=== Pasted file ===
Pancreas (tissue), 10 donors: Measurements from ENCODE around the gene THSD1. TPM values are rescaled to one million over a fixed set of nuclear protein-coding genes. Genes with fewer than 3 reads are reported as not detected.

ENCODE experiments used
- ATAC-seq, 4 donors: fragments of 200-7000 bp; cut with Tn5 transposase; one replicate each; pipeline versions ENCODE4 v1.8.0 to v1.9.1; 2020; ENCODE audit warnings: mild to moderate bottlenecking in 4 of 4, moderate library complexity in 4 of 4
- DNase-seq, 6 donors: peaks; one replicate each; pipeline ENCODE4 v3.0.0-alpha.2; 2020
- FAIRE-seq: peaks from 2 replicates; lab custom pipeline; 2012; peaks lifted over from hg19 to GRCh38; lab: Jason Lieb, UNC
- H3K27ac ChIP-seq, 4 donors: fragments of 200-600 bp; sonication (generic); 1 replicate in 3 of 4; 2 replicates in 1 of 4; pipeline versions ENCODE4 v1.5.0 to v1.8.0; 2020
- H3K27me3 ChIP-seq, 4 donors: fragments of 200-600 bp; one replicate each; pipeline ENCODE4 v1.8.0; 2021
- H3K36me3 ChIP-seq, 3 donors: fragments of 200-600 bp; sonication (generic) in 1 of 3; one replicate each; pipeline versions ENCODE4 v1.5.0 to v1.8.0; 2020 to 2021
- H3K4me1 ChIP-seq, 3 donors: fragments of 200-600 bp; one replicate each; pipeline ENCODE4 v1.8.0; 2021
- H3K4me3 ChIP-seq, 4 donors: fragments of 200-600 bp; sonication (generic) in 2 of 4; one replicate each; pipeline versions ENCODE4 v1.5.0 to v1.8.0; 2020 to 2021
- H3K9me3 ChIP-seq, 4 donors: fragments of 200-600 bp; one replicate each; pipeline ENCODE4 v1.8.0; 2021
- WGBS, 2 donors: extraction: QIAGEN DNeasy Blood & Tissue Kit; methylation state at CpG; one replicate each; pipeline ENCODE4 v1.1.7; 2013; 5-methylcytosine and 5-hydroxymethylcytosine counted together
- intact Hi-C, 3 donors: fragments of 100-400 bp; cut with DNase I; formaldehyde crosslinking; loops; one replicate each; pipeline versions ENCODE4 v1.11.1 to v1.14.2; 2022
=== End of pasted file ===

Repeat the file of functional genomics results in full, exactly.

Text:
Pancreas (tissue), 10 donors: Measurements from ENCODE around the gene THSD1. TPM values are rescaled to one million over a fixed set of nuclear protein-coding genes. Genes with fewer than 3 reads are reported as not detected.

ENCODE experiments used
- ATAC-seq, 4 donors: fragments of 200-7000 bp; cut with Tn5 transposase; one replicate each; pipeline versions ENCODE4 v1.8.0 to v1.9.1; 2020; ENCODE audit warnings: mild to moderate bottlenecking in 4 of 4, moderate library complexity in 4 of 4
- DNase-seq, 6 donors: peaks; one replicate each; pipeline ENCODE4 v3.0.0-alpha.2; 2020
- FAIRE-seq: peaks from 2 replicates; lab custom pipeline; 2012; peaks lifted over from hg19 to GRCh38; lab: Jason Lieb, UNC
- H3K27ac ChIP-seq, 4 donors: fragments of 200-600 bp; sonication (generic); 1 replicate in 3 of 4; 2 replicates in 1 of 4; pipeline versions ENCODE4 v1.5.0 to v1.8.0; 2020
- H3K27me3 ChIP-seq, 4 donors: fragments of 200-600 bp; one replicate each; pipeline ENCODE4 v1.8.0; 2021
- H3K36me3 ChIP-seq, 3 donors: fragments of 200-600 bp; sonication (generic) in 1 of 3; one replicate each; pipeline versions ENCODE4 v1.5.0 to v1.8.0; 2020 to 2021
- H3K4me1 ChIP-seq, 3 donors: fragments of 200-600 bp; one replicate each; pipeline ENCODE4 v1.8.0; 2021
- H3K4me3 ChIP-seq, 4 donors: fragments of 200-600 bp; sonication (generic) in 2 of 4; one replicate each; pipeline versions ENCODE4 v1.5.0 to v1.8.0; 2020 to 2021
- H3K9me3 ChIP-seq, 4 donors: fragments of 200-600 bp; one replicate each; pipeline ENCODE4 v1.8.0; 2021
- WGBS, 2 donors: extraction: QIAGEN DNeasy Blood & Tissue Kit; methylation state at CpG; one replicate each; pipeline ENCODE4 v1.1.7; 2013; 5-methylcytosine and 5-hydroxymethylcytosine counted together
- intact Hi-C, 3 donors: fragments of 100-400 bp; cut with DNase I; formaldehyde crosslinking; loops; one replicate each; pipeline versions ENCODE4 v1.11.1 to v1.14.2; 2022